Reaching your most valuable audiences: Predicting Conversion Intent Part 2
by Lotte Jonkman, on Dec 4, 2020 11:30:14 AM
Blog 2 out of 4: feature selection analysis
- Blog 1: capture the behavioural ‘rules’ that lead to your target
- Blog 2: feature selection analysis
- Blog 3: training/evaluating the model
- Blog 4: deploying the model
In the previous blog "capture the behavioural ‘rules’ that lead to your target", I spoke about the first steps of creating a model to predict a customer’s conversion intent: creating features and defining the target. In this blog, I will describe how to select the best set of features based on a feature selection analysis. We do this because having too many features can be computationally expensive. Besides, it may negatively impact model performance.
We often use three different ways to analyse the features in a dataset:
- Chi-square test
- Mutual Information
- Correlation Matrix
The chi-square test is a statistical test that determines the relationship between two variables, in this case, the feature and the target. We calculate the chi-square statistics for every feature variable and target variable and analyse how strong the relationship is. If the relationship is not so strong, we can discard that feature variable, if it is strong, the feature is very important.
In this example, I continued with the dataset created in the first blog where we predict conversion intent based on a set of features. You can see that the strongest relationships are all previous revenue-based features, next to the city of the customer.
Mutual information quantifies the amount of information obtained about one variable, in this case, the target, through the other variable, the feature. Mutual information gives you a score for each feature of your data, the higher the score the more important or relevant is the feature towards your output variable.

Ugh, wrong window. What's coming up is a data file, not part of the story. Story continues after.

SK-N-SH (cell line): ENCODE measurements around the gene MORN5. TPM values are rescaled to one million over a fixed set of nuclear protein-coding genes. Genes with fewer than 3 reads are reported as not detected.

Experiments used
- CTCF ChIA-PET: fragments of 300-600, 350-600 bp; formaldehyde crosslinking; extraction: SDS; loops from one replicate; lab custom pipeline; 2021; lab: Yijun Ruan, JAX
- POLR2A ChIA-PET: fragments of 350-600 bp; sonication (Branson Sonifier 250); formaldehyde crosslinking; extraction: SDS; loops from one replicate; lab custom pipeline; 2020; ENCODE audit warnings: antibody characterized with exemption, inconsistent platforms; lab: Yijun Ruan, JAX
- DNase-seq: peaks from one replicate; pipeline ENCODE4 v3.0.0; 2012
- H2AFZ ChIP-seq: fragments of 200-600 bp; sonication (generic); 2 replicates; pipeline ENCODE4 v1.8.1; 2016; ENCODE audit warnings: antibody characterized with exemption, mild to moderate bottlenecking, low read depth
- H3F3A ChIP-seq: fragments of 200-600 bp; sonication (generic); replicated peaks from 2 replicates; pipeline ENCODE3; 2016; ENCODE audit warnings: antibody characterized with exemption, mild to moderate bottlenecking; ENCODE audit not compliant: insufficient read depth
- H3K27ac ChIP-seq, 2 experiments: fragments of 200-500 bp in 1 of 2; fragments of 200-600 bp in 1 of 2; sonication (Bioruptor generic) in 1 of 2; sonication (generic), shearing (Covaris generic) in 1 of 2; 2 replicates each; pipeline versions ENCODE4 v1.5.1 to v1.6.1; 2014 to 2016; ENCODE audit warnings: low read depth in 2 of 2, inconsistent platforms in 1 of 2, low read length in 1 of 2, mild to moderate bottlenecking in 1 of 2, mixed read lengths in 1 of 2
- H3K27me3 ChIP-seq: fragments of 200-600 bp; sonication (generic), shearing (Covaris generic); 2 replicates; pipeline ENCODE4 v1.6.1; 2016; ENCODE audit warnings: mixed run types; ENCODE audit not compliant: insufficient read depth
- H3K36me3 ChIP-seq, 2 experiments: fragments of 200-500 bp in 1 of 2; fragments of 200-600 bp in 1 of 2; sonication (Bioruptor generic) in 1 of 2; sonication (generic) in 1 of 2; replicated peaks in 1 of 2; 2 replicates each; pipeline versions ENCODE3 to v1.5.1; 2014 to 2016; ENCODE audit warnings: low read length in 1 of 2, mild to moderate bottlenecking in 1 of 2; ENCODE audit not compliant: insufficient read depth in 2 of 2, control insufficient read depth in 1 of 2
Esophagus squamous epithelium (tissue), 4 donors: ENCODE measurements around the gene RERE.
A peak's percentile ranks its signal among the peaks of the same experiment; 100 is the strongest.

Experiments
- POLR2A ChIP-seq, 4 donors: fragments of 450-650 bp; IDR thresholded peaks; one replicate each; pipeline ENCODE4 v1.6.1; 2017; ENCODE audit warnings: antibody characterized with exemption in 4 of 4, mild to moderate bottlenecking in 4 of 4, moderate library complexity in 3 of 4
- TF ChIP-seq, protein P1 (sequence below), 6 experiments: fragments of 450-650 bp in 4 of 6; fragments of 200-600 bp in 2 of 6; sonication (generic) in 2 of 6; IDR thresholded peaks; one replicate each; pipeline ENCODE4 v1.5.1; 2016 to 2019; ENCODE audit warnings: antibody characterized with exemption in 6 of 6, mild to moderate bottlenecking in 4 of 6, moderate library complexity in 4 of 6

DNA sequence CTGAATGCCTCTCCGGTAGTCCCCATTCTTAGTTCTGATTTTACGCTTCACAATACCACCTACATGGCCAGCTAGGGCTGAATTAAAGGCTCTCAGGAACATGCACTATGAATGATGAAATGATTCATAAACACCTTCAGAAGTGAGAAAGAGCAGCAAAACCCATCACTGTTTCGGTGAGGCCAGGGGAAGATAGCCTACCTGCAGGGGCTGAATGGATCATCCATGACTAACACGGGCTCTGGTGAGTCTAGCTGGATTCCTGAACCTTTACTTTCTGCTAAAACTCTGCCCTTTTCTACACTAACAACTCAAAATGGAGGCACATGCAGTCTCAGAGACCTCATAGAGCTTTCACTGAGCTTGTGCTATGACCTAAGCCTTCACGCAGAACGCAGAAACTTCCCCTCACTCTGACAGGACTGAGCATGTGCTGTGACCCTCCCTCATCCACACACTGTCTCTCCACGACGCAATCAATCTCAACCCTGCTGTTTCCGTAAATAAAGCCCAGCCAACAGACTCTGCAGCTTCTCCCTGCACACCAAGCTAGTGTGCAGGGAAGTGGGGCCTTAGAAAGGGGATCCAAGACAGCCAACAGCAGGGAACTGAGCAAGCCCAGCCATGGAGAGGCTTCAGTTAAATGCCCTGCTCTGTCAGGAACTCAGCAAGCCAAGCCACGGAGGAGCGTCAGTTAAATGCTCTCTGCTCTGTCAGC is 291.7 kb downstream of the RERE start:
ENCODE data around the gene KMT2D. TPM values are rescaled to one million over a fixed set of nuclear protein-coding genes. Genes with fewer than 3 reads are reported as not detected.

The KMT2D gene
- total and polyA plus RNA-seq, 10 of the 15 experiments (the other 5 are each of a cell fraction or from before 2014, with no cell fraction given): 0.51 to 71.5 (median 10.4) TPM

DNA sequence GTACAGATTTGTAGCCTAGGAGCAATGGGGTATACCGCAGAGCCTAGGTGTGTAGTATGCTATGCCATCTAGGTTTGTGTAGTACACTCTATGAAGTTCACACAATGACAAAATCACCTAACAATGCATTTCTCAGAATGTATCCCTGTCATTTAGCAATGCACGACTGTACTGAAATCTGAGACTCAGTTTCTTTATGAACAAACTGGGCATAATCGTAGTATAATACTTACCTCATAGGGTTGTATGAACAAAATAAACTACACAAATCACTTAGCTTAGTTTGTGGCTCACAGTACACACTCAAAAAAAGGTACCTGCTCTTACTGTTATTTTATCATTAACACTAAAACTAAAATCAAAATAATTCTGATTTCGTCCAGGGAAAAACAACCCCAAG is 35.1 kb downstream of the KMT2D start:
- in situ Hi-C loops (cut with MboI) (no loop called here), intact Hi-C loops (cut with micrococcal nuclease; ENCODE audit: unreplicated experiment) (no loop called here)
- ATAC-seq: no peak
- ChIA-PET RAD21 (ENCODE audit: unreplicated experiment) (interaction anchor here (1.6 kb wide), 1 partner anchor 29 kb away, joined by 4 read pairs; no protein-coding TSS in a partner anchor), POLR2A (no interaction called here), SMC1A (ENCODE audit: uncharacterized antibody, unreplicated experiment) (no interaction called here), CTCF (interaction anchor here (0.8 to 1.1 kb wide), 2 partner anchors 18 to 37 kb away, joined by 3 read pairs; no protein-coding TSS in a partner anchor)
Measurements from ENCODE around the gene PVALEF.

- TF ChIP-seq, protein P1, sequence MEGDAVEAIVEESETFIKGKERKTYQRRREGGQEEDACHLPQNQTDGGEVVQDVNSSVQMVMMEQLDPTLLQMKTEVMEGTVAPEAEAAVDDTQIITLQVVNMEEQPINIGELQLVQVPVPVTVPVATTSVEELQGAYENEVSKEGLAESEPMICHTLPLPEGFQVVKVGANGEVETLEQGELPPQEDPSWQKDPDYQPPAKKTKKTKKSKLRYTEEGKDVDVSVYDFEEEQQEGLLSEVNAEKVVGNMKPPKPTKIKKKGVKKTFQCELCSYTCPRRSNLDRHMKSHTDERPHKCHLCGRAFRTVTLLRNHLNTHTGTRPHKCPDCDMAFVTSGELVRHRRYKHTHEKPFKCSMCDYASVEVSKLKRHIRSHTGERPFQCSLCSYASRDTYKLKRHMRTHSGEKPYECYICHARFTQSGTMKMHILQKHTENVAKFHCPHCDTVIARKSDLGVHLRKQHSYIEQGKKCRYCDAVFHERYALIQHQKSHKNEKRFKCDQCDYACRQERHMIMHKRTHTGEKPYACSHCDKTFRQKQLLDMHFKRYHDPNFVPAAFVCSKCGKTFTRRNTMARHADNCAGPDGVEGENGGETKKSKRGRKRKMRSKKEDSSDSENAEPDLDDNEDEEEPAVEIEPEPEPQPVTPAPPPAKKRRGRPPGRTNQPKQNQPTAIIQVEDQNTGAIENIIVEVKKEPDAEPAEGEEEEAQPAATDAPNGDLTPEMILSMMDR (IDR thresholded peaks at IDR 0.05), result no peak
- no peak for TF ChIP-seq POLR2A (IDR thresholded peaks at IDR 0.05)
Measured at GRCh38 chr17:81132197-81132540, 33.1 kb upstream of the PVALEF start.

Using the same data as above, we see that the following features in the top 5:
A correlation matrix is a matrix that shows all the correlations between the features and the target and the features with other features. If this number is positive, it means that the increase of the value of one feature increases the value of the other feature (or the other way around). Negative means that the increase in the value of one feature decreases the value of the other feature. The bigger the number the stronger the relationship.
When we calculate the correlations, we usually put them in a spreadsheet and use conditional formatting to see which features are highly correlated with the target. Also, we check which features are highly correlated with each other since we might only need to use only one feature.
As you can see in the image above, the max of the clicks on a call-to-action is highly correlated with the sum of the clicks on a call-to-action, which is logical. We can see which of the two is performing better in the model using the results of the other feature analysis tests and see if we can leave one of the two out of the model.
By performing this analysis we can determine which features are useful to add and which are not. This helps us to reduce the set of features. This reduced set of features is not guaranteed to give us the best model yet. But practically, it does reduce our search space for the best model.
In my next blog of this series, I will describe the next step, which is to create models and investigate if leaving out a subset of features is beneficial for the model’s performance.
Crystalloids helps companies improve their customer experiences and build marketing technology. Founded in 2006 in the Netherlands, Crystalloids builds crystal-clear solutions that turn customer data into information and knowledge into wisdom. As a leading Google Cloud Partner, Crystalloids combines experience in software development, data science, and marketing, making them one of a kind IT company. Using the Agile approach Crystalloids ensures that use cases show immediate value to their clients and frees their time to focus on decision making and less on programming.